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BENNINGTON — The conditions that led to the Jan. 6 mob attack on the U.S. Capitol echoed anti-government uprisings from our past, but the event also provided a serious, untypical threat to American democracy.

That was the general take of two professors who participated in a forum Thursday at Bennington College — the first of six events at the Center for the Advancement of Public Action, focusing on the events on Jan. 6 insurrection.

Casey Bohlen, of Williams College, and James Kloppenberg, of Harvard, offered views and insights during a 90-minute discussion moderated by state Sen. Brian Campion, director of public policy programs at CAPA.

Since the nation’s early years after independence from Britain, often violent extra-legal protests and the repression of the rights of political opponents often punctuated American political contests and social movements, Kloppenberg said.


He cited early threats to the central government, like the 1787 Shays’ Rebellion in Massachusetts over farm foreclosures, as well as the years of intimidation and violence by those opposed to freeing African slaves. He also spoke of civil disobedience from those who strove to end slavery, struggles that continued through the Jim Crow and civil rights eras to the current focus on Black Lives Matter.

What seemed unprecedented about a mob storming the Capitol building on Jan. 6, Kloppenberg said, is that it was an attempt to overturn the results of a presidential election.

Quoting James Madison, he said our democracy requires “a willingness to cede” an election after the votes are counted to avoid mob rule.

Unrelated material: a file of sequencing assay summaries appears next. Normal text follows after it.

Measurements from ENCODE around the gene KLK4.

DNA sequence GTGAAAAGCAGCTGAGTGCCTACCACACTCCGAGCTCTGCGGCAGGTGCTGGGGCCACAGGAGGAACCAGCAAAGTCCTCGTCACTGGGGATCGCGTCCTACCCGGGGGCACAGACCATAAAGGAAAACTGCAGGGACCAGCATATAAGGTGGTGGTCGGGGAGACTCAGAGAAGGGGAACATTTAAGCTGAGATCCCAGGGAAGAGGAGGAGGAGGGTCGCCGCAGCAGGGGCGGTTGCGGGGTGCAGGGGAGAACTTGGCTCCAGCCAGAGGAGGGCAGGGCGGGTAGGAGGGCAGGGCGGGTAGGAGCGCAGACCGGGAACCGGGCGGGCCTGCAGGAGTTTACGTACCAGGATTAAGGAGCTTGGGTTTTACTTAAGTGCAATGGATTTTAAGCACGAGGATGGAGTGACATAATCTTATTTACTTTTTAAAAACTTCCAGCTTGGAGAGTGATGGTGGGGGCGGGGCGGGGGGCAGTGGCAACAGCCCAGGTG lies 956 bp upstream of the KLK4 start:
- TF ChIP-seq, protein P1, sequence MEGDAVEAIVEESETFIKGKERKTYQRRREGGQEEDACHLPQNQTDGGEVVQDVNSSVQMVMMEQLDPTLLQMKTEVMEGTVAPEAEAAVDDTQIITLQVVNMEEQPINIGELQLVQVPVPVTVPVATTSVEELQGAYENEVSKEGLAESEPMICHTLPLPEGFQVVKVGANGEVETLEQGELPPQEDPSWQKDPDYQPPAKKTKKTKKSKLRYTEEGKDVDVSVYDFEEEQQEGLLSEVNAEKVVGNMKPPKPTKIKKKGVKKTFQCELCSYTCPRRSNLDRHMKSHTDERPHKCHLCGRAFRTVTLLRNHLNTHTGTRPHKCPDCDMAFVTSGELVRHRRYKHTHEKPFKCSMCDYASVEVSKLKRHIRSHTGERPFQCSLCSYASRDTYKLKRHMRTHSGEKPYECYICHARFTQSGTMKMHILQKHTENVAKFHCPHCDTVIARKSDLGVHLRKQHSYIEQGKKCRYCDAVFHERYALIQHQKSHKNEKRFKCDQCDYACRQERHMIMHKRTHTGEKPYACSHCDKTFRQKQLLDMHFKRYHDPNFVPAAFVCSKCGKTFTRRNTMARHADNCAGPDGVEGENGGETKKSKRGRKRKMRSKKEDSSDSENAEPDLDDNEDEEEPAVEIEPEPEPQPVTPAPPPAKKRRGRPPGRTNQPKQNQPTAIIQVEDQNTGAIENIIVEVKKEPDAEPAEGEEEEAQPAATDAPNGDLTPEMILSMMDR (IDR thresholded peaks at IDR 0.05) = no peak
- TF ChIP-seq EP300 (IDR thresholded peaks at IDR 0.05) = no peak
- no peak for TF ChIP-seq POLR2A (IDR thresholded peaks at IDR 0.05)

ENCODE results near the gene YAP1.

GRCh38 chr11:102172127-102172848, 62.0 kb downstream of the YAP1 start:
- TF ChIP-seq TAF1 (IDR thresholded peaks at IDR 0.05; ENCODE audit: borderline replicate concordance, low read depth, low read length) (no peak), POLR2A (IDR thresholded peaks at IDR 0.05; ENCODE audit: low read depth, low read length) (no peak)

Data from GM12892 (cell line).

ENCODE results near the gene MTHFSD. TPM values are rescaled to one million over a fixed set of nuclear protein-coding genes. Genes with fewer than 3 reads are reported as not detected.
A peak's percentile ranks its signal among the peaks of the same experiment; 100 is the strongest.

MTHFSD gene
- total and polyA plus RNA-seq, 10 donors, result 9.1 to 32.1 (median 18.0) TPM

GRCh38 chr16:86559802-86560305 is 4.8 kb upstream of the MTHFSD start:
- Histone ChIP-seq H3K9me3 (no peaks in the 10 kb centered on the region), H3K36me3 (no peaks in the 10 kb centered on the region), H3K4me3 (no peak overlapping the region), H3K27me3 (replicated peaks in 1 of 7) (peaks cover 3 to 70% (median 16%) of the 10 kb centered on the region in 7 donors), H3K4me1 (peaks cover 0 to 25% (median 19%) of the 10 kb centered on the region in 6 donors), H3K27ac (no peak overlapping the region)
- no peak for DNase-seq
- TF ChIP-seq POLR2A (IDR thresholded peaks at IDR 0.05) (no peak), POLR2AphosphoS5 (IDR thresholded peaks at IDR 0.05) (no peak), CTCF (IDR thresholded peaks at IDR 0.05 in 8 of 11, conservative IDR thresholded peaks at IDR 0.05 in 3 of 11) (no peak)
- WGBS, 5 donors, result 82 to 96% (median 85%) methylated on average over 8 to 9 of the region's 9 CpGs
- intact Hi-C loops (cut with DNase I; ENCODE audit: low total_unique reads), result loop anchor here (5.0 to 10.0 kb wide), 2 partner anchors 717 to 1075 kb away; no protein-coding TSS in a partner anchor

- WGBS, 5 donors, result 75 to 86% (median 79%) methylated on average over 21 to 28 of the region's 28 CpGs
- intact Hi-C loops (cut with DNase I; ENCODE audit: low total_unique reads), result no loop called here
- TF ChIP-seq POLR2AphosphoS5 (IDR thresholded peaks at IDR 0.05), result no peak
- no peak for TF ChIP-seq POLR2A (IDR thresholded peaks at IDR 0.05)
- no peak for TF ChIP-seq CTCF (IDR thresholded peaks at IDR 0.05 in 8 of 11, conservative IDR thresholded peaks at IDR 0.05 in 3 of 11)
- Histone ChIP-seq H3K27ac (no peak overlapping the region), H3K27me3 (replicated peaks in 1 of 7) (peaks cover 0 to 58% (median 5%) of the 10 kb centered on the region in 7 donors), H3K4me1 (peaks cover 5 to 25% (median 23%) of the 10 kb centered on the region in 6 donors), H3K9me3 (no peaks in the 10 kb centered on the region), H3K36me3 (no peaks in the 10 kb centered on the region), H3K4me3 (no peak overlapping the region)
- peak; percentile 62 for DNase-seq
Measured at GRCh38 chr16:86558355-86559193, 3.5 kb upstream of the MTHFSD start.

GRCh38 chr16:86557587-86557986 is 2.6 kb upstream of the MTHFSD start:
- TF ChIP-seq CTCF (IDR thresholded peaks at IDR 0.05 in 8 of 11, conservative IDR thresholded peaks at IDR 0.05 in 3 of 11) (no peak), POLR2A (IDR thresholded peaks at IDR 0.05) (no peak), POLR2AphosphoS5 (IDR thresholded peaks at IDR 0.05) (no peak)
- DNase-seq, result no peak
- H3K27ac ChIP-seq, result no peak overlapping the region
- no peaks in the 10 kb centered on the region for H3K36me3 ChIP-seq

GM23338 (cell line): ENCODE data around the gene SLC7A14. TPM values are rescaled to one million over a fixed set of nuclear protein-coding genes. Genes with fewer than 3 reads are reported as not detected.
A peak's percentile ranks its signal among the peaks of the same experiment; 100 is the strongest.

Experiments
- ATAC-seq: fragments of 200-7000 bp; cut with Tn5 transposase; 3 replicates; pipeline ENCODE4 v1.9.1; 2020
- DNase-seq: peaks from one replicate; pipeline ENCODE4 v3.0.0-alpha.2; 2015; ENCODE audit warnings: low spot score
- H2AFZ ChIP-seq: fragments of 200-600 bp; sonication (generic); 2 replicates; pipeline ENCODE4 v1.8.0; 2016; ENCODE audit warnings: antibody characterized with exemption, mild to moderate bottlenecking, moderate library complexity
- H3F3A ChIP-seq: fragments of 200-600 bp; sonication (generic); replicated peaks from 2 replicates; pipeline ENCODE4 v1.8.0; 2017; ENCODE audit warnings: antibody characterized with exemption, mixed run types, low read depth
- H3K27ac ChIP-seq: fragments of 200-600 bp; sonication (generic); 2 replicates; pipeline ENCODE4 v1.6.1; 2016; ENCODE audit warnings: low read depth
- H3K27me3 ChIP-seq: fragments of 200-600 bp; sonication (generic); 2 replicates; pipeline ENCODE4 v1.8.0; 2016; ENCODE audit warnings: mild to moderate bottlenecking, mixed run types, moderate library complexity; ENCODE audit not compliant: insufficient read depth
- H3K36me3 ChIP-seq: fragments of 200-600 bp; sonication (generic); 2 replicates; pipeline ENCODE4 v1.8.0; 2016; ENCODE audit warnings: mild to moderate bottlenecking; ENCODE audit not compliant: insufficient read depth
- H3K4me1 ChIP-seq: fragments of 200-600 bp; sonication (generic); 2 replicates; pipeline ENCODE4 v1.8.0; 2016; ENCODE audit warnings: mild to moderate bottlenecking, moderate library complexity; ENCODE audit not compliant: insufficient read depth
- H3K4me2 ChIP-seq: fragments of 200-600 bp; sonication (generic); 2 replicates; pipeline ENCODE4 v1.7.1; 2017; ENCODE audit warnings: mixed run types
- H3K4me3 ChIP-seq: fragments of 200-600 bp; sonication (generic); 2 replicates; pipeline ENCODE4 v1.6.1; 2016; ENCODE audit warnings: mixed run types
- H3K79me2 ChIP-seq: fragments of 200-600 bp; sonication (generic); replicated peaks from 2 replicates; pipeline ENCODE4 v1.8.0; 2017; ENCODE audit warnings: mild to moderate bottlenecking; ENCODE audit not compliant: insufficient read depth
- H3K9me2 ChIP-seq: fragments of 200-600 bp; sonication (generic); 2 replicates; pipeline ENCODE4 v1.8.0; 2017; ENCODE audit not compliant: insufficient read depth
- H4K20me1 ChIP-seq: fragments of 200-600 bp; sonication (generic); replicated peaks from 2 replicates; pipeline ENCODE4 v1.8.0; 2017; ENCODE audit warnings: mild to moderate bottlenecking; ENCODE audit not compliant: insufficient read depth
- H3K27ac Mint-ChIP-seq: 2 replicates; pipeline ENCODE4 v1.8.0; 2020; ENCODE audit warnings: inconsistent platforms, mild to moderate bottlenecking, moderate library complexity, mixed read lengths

Disputes stemming from the Jan. 6 attack by a street protest mob, prompted by former President Trump’s claims of election tampering, are in some ways continuing, Kloppenberg said, which means the country “will have to decide if we want to be a nation of laws,” or whether it will allow decisions through intimidation and violence.


Bohlen said he sees the current political disaffection of millions of Americans who reject realities most see as obvious as akin to the phenomenon of the far-right John Birch Society during the height of the Cold War in the 1950s and ’60s.

The Birch Society, founded as an organization during the 1950s, primarily focused on an alleged conspiracy to subvert the United States from within and supplant democracy with an oppressive communist form of government, such as existed in the then-Soviet Union.

Despite compelling evidence to the contrary, Bohlen said, a small percentage of Americans, still likely numbering in the millions, came to believe that President Dwight Eisenhower, who had overseen the 1944 D-Day invasion of Nazi-held France during World War II, was somehow “dedicated” to an ongoing communist conspiracy to subvert and control the United States.

“These ideas seem ludicrous; I hope they seem ludicrous,” Bohlen said, but nevertheless membership in John Birch Society chapters numbered “in the tens of thousands at its peak.”

The organization had local chapters and also focused on local issues, he said, such as whether there should be sex education in public schools.

For a time, he said, it was a vibrant grassroots organization, he said, that offered a sense of community for Americans who identified elites and insiders as untrustworthy and organizers of complex conspiracies.